Ky Chamna: Once you were selected for the program, what kind of training did you go through before departing for the United States? How easy or hard was the pre-departure training in Cambodia?

Chin Chav An: Since the year during which I applied, the program has changed. During my year, I just went straight to the United States. Those after me, due to the COVID-19 pandemic, did not head directly for the United States. The program managers decided to conduct the lecture through an online platform in Cambodia. During my time, the lecture was done in the United States. You have to complete your respective course in around two to three weeks. Those courses are on civic engagement, economic development and the environment. Once the course study is completed, you will be contacted for your trip to America. The lecture given before departure is very similar to the lectures you get in your university classes. There will be guest speakers or other experts who provide us with the theoretical foundation for our selected theme. Since I was studying in DIS [Department of International Studies], I had already gone through some of the topics, which were addressed within the theoretical training. However, for others, the concept might be a bit new for them. Nevertheless, it is not going to be incomprehensively new. You will learn about the theme in which you choose to apply. They will provide you with the necessary education on top of what you have already been acquiring.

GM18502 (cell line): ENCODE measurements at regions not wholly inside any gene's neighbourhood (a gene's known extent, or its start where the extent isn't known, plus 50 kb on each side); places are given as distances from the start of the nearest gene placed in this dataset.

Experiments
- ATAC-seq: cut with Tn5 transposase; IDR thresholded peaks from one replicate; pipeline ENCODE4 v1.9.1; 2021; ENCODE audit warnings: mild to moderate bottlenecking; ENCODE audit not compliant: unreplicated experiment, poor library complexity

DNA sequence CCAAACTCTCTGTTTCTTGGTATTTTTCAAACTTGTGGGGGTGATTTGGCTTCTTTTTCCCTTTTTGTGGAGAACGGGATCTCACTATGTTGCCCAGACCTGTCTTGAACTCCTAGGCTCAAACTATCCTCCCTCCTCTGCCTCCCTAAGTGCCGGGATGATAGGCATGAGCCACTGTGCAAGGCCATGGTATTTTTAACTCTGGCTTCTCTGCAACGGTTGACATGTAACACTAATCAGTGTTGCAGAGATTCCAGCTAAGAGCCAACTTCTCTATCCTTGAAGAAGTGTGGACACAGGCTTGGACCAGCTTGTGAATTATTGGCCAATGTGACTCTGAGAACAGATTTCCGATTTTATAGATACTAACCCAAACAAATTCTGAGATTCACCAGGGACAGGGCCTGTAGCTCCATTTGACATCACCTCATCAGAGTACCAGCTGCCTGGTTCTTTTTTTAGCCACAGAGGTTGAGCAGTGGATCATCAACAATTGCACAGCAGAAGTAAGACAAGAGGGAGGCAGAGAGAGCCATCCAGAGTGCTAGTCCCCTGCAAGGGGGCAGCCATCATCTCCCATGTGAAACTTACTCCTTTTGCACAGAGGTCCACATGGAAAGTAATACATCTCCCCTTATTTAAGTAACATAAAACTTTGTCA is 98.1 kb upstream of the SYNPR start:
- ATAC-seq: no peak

Ky Chamna: Once you arrived in the United States, what training did you get? Also, which parts of the country did you visit in between your exchange program agenda?

Chin Chav An: I was in the YSEALI Academic Fellowship on Civic Engagement. So, everything back then pretty much revolved around the topic. There were classes on campus and field activities. We took classes in International Human and Civil Rights, Peace Studies, Conflict Resolution, Social Entrepreneurship and many more guest lectures in Sustainability and Disabilities. Outside of class was where we got ourselves exposed and our eyes opened. We went to a whole lot of museums in Georgia and Alabama [states] to get close to the grassroot civil-rights movement that started [in the mid-20th century] to demand racial equality in the US. That includes the legendary Martin Luther King Jr. and his famous speech “I have a dream.”

Ky Chamna: After both the pre-departure training in Cambodia and further training in the United States, what are some of the remarkable things that you have learnt specifically through the YSEALI?